Section 6 of the act of 1909 (Act March 4, 1909, c. 320, 35 Stat. 1077 (U. S. Comp. St. Supp. 1909, p. 1291]), which is obviously declaratory, seems to confirm Justice Clifford's view that there is but one copyright of the same book, that additions and improvements make a new book, and that the only notice required is of the date of entry of the last edition. It is as follows:
“Sec. 6. (Compilations, etc., of works in public domain, etc.-subsisting copyrights not affected)—That compilations or abridgements, adaptations, arrangements, dramatizations, translations, or other versions of works in the public domain, or of copyrighted works when produced with the consent of the proprietor of the copyright in such works, or works republished with new matter, shall be regarded as new works subject to copyright under the provi. sions of this Act; but the publication of any such new works shall not affect the force or validity of any subsisting copyright upon the matter employed or any part thereof, or be construed to imply an exclusive right to such use of the original works, or to secure or extend copyright in such original works."
The mere aggregation of the Weekly Reporters into volumes does not in our opinion constitute a new work. But the compilation and rearrangement and reclassification of the syllabi in the digests into new and larger digests do constitute new works entitled to copyright which need only notice of their own entry for copyright. This view seems also to be corroborated by the same section, which provides that compilations, arrangements, and abridgements of matter in the public domain or of copyrighted matter with the proprietor's consent are to be regarded as new works subject to copyright.
Accordingly, we think that the complainant's works, with exceptions not necessary to be considered, are duly covered by copyright of which proper notice has been given.
In this respect we differ with the court below, which was of opinion that the complainant had abandoned a large part of its copyrighted yolumes because of insufficient notice of copyright. It was held that the contents of all earlier digests carried forward into later and larger digests became public property because the later digests contained no notice of copyright of the earlier ones. In coming to this conclusion the learned judge relied largely upon the cases of Holmes v. Hurst, 174 U. S. 82, 19 Sup. Ct. 606, 43 L. Ed. 90t, Mifflin v. White, 190 U. S. 200, 23 Sup. Ct. 169, 47 L. Ed. 1010, and Mifflin v. Dutton, 190 U. S. 265, 23 Sup. Ct. 771, 47 L. Ed. 1013. But these were all cases of the abandonment of the same work as the result of an earlier publication without copyright or with insufficient copyright. They do not apply to later digests regarded as new books entitled to copyright and needing only notice of their own entry in accordance with the views we have above expressed.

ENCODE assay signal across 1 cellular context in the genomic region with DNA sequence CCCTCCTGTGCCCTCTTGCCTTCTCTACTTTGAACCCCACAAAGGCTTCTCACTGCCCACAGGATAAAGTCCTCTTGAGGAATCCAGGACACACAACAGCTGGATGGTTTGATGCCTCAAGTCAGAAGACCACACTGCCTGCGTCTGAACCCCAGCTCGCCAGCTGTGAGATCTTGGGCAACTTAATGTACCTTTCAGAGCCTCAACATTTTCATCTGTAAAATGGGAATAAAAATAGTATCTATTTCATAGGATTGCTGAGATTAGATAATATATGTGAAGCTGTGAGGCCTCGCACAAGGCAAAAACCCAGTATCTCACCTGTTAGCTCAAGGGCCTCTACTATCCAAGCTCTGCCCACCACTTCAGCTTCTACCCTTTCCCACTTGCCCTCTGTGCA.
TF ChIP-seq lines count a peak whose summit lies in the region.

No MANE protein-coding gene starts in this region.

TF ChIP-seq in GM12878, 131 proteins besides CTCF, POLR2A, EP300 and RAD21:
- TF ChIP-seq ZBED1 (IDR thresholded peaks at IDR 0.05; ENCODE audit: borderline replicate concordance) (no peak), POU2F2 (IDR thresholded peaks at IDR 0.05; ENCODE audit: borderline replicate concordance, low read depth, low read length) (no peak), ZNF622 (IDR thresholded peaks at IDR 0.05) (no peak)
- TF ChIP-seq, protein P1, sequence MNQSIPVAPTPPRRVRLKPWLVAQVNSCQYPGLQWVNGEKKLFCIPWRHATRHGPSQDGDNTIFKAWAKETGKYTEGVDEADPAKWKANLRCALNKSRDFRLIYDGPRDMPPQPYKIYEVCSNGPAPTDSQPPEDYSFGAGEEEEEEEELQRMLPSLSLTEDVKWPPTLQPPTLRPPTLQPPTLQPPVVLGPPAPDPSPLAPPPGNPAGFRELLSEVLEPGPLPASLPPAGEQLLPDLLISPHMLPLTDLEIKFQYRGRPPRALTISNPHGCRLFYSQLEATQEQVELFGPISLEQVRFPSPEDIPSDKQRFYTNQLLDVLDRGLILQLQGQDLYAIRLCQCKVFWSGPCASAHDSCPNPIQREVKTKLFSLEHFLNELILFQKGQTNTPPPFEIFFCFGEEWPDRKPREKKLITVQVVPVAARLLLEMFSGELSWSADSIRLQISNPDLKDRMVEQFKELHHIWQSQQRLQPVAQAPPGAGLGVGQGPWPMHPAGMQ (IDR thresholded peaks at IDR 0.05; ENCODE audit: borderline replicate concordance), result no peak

Rev. St. U. S. 4970 (U. S. Comp. St. 1901, p. 3416), gives the Circuit Courts power to grant injunctions to prevent the violation of copyrights “according to the course and principles of courts of equity on such terms as the court may deem reasonable." This brings us to a consideration of the question as to what is a fair use of the complain
ant's copyrighted works. Obviously it would not be fair for any publisher of reports of the same cases or of digests of them to copy lists of cases or to copy or paraphrase syllabi from the complainant's publications whether by so doing he merely saved mechanical labor or literary work. This would be true of any publication similar to a former copyrighted publication. But a fair use of copyrighted material in a different publication may be broader. Suppose one were to issue a map of Kansas showing the annual amount and value of the chief products of each county. Could not a person writing a history of Kansas take those amounts and values bodily into his text? May not one reprint out of a copyrighted compilation of English love songs open to the public one or more for use in a work on English literature? We think there is a great difference between text-books and volumes of reported cases or digests of those cases. The encyclopedias under consideration are really collections of text-books. The headnotes of reported cases are a digest of the law and facts of those cases, and digests of headnotes of various cases constitute collections and classified arrangements of decisions. On the other hand, a text-book states the principles of law and refers generally in footnotes to cases supporting or illustrating the propositions in the text. A poem or a novel or a history or a directory or a dictionary or a scientific treatise is intended to please, interest, instruct, or satisfy the reader, so to speak, in itself; but a digest considered by itself is nothing. Its purpose is as a tool to enable judges to write their opinions, lawyers to write their briefs, and authors to write their text-books. Such persons may cut out parts of the digests to assist them in running down the cases and copy lists of cases from the digests, as many of the defendant's writers have done. Such a use of the digests seems to us, differing in this respect from the court below, to fall directly within the purpose for which they are sold, and to be fair. On the other hand, extensive copying or paraphrasing of the language of the syllabi would not, we think, be a fair use.